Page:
On the other hand, REITs are most often publicly traded companies that invest in real estate and as such, by buying shares of REITs, investors can participate in the return of large real estate portfolios.

Increasingly, many investors consider crowdfunding to be the better alternative because the "technology" behind it is supposed:

  • Reduce fees.
  • Allow for greater diversification.
  • And ultimately boost risk-adjusted returns.

While there may be some truth to that, we are not buying it. Crowdfunding websites are very good at selling this concept to unsophisticated retail investors, but they do less of a good job at presenting the risks in a fair manner. We see many big flaws in real estate crowdfunding, and generally speaking, we consider it to be one of the worst ways to invest in real estate. Below we explain why:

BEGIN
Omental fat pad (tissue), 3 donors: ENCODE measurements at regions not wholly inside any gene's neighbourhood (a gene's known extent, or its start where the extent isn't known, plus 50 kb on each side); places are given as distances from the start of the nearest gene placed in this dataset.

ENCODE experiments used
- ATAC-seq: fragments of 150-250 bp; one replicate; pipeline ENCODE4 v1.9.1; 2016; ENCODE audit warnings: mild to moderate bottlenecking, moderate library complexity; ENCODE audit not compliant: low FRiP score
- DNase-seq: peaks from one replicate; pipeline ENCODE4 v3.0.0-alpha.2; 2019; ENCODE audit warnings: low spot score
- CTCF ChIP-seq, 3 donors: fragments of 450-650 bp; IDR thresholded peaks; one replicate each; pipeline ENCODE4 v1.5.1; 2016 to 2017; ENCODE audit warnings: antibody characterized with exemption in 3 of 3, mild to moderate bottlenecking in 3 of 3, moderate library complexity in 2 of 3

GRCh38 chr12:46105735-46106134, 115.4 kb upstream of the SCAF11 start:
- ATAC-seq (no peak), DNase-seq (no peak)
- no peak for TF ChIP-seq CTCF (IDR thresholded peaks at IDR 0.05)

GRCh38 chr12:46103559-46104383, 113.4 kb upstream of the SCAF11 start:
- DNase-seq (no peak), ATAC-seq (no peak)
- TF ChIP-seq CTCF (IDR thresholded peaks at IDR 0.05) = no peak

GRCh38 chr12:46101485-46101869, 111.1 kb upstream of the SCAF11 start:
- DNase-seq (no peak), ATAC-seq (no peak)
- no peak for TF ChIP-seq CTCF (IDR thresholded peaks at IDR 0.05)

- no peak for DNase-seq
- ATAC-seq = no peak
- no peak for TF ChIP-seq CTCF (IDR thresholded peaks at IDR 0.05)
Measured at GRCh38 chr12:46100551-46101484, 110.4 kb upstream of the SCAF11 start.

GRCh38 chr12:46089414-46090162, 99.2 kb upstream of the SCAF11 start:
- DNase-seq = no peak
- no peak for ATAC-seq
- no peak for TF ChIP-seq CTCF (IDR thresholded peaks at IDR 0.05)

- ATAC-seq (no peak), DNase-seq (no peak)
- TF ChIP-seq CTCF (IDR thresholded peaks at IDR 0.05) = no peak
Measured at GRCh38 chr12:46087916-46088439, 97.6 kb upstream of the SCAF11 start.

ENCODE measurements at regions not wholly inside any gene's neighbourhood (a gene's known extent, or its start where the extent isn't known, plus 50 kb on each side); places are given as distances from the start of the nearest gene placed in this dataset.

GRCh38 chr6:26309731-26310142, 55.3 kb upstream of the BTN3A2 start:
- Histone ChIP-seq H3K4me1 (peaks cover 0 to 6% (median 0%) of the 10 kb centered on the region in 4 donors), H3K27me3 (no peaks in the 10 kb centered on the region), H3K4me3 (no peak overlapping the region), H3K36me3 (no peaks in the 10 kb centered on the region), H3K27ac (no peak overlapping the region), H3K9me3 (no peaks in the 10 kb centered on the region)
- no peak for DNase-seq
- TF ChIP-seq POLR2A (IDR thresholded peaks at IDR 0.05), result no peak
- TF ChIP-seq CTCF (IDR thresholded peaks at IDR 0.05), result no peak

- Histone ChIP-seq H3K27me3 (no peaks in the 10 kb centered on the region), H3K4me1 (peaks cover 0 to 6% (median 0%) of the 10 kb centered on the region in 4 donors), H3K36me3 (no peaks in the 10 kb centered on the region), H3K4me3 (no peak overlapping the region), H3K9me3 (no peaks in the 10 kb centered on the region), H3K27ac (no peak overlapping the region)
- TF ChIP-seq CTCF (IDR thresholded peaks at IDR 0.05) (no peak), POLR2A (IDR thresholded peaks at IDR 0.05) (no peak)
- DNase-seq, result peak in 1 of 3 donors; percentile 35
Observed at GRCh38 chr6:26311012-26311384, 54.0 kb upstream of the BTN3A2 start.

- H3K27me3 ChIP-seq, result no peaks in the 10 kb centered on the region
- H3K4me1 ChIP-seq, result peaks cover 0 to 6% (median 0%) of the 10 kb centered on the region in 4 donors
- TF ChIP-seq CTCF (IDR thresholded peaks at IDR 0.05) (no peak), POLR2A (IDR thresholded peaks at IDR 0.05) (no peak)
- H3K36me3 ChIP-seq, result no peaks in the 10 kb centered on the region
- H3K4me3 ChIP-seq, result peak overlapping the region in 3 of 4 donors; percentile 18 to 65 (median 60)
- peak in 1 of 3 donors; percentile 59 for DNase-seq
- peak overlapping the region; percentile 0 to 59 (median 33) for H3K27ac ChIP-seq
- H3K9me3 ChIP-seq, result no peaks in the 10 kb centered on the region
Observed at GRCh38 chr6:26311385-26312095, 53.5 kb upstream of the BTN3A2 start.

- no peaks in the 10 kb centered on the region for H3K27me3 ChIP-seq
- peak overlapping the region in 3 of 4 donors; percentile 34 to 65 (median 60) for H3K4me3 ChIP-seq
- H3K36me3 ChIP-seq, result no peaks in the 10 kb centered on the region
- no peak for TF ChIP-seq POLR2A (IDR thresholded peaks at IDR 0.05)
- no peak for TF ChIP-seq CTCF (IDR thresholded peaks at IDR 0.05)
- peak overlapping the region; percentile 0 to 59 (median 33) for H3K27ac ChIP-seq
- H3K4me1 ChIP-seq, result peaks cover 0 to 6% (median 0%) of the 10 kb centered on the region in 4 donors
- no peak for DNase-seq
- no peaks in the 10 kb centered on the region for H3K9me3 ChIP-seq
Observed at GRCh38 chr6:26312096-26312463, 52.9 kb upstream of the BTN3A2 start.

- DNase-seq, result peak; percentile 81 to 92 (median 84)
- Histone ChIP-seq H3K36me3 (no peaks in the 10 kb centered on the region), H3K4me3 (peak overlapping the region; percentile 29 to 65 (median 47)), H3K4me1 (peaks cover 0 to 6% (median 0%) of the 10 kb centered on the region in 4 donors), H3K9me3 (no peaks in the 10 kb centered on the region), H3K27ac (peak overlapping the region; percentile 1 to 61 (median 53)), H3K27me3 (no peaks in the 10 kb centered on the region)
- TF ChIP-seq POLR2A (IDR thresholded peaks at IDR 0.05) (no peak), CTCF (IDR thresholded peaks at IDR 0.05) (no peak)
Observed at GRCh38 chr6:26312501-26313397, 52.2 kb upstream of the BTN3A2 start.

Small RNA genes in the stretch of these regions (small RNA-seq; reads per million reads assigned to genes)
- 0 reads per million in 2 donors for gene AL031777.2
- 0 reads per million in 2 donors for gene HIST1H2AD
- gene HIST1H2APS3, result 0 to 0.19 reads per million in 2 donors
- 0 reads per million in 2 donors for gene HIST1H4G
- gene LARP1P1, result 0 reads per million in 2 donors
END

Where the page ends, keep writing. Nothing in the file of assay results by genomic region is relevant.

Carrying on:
#1 Questionable Quality of Deals And Large Conflicts of Interests

Great deals do not need crowdfunding to get funded. There has never been as much private money chasing deals as there is today and the best deals never even hit the market.

Raising money on a crowdfunding website takes more time and is less efficient than selling to one buyer, and so, to convince a property seller to give you a property under contract and wait for a riskier non-traditional financing; the buyer (the crowdfunding investor) will likely pay a premium to the seller. Put yourself in the shoes of a property seller: Why would you want to sell on a crowdfunding website? You believe that you can get an even higher price from unsophisticated investors and/or you are having trouble selling to more sophisticated investors in the private market. This does not mean that all deals on crowdfunding websites are poor per se, but it does put it into question.